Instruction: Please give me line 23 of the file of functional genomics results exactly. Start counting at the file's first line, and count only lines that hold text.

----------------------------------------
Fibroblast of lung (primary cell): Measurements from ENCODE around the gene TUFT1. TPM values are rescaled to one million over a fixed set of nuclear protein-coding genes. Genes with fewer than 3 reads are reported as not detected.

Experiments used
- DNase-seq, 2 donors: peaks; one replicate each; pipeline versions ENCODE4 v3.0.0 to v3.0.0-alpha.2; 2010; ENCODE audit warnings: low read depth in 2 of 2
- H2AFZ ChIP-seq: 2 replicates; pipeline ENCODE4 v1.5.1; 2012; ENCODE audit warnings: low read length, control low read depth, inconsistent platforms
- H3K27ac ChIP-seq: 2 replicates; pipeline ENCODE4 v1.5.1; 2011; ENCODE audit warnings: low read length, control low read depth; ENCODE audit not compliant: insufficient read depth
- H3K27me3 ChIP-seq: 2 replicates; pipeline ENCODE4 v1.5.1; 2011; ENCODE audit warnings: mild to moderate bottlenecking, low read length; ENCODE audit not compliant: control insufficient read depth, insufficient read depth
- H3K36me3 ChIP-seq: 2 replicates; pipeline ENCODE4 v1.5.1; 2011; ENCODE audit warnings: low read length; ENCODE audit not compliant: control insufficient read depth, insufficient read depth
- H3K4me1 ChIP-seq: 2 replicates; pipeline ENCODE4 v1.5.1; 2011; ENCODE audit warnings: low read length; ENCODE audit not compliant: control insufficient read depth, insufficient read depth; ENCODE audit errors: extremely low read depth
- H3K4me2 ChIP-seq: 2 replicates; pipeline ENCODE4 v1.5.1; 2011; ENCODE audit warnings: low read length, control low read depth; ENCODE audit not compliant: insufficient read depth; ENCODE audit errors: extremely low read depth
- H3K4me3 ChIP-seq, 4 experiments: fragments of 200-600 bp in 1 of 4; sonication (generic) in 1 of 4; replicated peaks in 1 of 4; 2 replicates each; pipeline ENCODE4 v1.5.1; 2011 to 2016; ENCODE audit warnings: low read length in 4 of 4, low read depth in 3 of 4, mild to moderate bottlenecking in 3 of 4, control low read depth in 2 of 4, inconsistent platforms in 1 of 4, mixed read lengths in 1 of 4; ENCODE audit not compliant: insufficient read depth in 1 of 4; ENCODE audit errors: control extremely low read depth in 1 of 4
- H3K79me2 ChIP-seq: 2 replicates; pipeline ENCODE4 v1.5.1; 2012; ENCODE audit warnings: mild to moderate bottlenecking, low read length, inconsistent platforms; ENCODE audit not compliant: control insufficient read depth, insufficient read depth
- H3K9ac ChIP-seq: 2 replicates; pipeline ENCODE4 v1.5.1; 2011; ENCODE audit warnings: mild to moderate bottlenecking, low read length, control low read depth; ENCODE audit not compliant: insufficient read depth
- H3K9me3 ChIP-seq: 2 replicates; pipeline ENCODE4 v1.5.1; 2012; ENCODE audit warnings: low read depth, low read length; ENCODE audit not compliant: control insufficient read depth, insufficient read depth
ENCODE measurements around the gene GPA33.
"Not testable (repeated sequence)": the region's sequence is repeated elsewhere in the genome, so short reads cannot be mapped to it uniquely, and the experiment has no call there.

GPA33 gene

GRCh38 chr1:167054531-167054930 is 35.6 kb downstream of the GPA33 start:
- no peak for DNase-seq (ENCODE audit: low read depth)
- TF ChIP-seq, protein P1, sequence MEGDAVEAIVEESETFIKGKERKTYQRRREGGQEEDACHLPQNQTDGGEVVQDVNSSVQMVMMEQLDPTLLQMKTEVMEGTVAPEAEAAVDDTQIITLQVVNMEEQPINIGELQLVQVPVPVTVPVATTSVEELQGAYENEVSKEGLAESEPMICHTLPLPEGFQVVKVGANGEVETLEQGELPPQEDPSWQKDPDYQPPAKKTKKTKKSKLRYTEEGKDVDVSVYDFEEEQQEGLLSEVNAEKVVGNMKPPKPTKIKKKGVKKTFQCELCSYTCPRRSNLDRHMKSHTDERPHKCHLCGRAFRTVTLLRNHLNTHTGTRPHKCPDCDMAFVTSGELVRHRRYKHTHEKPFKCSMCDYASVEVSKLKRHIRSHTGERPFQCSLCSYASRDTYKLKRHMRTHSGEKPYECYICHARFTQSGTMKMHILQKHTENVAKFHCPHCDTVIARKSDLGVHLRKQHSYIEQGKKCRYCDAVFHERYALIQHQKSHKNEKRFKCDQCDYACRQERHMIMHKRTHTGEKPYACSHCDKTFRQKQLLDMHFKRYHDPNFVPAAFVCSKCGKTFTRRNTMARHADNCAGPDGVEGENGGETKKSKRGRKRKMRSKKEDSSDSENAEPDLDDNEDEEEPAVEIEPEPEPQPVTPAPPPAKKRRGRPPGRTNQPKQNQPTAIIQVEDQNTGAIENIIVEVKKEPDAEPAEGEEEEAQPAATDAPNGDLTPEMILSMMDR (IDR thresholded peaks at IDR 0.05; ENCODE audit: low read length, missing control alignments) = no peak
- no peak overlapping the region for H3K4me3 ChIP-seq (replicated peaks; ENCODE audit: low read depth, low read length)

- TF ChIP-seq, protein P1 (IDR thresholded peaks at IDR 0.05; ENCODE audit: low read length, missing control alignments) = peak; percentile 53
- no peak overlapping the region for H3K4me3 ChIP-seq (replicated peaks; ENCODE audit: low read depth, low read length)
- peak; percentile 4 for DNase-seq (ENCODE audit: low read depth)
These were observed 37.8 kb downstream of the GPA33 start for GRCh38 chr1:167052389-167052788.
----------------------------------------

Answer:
- peak; percentile 4 for DNase-seq (ENCODE audit: low read depth)